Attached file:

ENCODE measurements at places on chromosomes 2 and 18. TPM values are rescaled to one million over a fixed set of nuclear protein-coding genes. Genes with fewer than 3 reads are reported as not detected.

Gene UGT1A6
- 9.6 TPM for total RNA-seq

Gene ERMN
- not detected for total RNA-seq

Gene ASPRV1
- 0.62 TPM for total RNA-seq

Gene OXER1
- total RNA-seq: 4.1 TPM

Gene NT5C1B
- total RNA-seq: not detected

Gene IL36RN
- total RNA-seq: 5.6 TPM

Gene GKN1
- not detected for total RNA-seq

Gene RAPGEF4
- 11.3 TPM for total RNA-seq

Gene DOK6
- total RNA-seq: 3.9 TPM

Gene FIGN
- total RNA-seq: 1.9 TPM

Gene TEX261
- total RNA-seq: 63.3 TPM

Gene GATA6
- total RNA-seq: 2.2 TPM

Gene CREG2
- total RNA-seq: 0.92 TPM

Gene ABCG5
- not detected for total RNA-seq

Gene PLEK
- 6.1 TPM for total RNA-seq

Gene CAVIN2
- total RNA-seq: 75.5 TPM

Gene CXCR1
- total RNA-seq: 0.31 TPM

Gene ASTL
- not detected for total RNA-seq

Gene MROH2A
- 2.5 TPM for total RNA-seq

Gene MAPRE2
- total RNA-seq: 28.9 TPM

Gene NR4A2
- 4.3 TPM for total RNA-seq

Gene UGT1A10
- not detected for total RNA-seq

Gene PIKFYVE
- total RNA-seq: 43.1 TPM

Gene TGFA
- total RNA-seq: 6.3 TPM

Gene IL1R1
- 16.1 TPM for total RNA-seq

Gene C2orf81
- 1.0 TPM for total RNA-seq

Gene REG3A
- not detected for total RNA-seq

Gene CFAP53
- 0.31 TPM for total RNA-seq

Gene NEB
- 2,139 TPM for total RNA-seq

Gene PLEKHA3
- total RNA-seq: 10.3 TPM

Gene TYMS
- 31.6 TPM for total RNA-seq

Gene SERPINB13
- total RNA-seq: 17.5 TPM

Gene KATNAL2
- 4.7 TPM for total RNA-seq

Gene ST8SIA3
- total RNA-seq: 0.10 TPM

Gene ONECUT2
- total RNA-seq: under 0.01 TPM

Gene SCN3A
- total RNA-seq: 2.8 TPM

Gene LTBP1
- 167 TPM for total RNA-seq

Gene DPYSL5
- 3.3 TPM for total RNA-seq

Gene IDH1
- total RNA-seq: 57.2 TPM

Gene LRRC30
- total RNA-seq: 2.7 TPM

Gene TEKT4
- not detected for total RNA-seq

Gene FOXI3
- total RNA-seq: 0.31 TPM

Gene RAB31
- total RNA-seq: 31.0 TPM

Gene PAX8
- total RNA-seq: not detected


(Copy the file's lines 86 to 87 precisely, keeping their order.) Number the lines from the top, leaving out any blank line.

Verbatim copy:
Gene RAB31
- total RNA-seq: 31.0 TPM